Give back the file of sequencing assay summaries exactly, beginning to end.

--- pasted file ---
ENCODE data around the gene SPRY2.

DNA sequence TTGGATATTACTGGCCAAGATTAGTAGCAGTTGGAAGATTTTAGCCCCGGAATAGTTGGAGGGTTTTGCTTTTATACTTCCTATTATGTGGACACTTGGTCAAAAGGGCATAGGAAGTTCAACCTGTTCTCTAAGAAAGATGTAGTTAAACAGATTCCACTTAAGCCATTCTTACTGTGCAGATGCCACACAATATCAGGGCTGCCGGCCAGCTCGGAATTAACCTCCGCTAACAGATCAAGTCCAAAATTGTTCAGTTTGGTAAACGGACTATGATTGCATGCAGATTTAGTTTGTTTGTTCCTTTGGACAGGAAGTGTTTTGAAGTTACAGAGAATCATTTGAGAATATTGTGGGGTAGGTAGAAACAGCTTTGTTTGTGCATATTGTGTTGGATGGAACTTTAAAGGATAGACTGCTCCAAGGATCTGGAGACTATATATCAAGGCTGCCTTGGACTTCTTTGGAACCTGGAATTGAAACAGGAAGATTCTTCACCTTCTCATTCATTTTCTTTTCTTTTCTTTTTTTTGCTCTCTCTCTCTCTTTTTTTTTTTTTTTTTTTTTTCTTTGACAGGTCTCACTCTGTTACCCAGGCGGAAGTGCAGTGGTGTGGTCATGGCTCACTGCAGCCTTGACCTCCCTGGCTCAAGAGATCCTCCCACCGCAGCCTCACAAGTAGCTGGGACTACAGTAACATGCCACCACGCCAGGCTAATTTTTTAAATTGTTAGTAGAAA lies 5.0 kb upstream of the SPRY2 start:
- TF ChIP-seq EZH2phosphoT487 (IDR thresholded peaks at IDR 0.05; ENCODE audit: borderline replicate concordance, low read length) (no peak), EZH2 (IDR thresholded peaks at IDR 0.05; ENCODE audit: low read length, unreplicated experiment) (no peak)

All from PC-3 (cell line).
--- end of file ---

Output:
ENCODE data around the gene SPRY2.

DNA sequence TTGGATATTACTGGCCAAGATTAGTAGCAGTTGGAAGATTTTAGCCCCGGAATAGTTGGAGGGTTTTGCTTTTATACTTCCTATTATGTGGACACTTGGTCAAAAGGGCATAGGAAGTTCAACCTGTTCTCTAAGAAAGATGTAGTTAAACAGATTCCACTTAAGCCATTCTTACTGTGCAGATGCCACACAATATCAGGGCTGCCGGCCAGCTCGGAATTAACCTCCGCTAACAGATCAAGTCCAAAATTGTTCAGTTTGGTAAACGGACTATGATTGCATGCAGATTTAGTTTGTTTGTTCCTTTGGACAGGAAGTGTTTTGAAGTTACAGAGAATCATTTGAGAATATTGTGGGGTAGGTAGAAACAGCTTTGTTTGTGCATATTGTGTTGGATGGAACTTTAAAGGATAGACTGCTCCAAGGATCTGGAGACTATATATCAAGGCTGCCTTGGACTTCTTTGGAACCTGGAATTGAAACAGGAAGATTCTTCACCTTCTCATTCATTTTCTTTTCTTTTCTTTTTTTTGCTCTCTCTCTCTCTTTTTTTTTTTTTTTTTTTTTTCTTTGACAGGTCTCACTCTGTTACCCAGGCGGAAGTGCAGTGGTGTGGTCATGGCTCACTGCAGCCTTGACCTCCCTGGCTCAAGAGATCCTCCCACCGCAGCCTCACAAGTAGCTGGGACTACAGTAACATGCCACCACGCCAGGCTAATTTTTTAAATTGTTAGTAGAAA lies 5.0 kb upstream of the SPRY2 start:
- TF ChIP-seq EZH2phosphoT487 (IDR thresholded peaks at IDR 0.05; ENCODE audit: borderline replicate concordance, low read length) (no peak), EZH2 (IDR thresholded peaks at IDR 0.05; ENCODE audit: low read length, unreplicated experiment) (no peak)

All from PC-3 (cell line).